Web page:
Wednesday, October 18, 2006

the stranger in my DNA

Yesterday during Kingdom Conference at Asbury Seminary, Professor Christine Pohl spoke in a moving and prophetic way about the biblical mandate to welcome the stranger and care for the alien in our midst. With this year’s theme “Crossing Borders at Home” the focus is on refugee resettlement and immigration. Artfully and yet plainly, she lead us through the metanarrative of Scripture, reminding us of God’s loving and hospitable initiatives to a nobody people who were guaranteed that throughout their history they would be strangers again and again. We were carried through texts such as Exodus 23, Genesis 12, Matthew 25 and 1 Peter 2. In and through these, an identity unfurls of being both a stranger and a host. This central thread in the Bible culminates in the report that Jesus, as a child, was forced to flee to Egypt with his family. It is not often remembered that our Lord and Savior himself was a refugee at the start of his life.

As I heard this message, I was inspired, convicted, and overcome. I thought of two things personally. I recognized the privilege of my fatigue and burnout in the work of refugee resettlement and the shame that goes with it. I had the honor of receiving and serving families forced by war and conflict to reside in a strange and sometimes unwelcoming land. And yet, even as I’ve shared in the role of host, I hadn’t realized that somewhere wrapped up in me is an alien and the genetic memory of being an outsider. Because we are grafted into the story of the people of Israel, this identity of stranger in a strange land is ours too.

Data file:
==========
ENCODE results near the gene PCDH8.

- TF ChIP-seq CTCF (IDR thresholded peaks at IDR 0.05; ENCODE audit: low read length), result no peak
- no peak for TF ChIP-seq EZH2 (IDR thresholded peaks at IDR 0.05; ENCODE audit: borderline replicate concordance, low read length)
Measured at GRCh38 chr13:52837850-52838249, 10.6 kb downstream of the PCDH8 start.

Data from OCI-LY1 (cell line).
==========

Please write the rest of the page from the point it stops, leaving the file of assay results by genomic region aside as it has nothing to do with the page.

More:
This is our story, our genealogy. Recently my father shared with me about his substantial work on our family’s genealogy. He loves it. He managed to meticulously document our relatives back to the 1600s. What he unearthed is rich in stories and places of the people who made us, the Espy’s. Without any effort or leap of imagination, I easily associated with these long-since-dead people I never knew and I thought, “oh, great, these are my people.” An inherited dignity is ascribed to me by my ancestors that takes no work on my part and asks nothing of me – a detached history.

More ancient and central than this earthly lineage is my inheritance and place in the story from Scripture As Christine reminded us, this family tree comes with mandates, frightful promises of exclusion, burdens to live justly, and the Head of the clan being crucified. This heritage is one I don’t always want to belong to. Of course, it also comes with the mystery of grace and abundant life. The important thing about the renewal that came in those moments in chapel is that the reminder of identity and the acknowledgement of who’s I am spills over into the call again to live and to act as a servant, a blessing…to cross borders again and again, simultaneously aware of my own exile and the holy honor of being a welcoming host.

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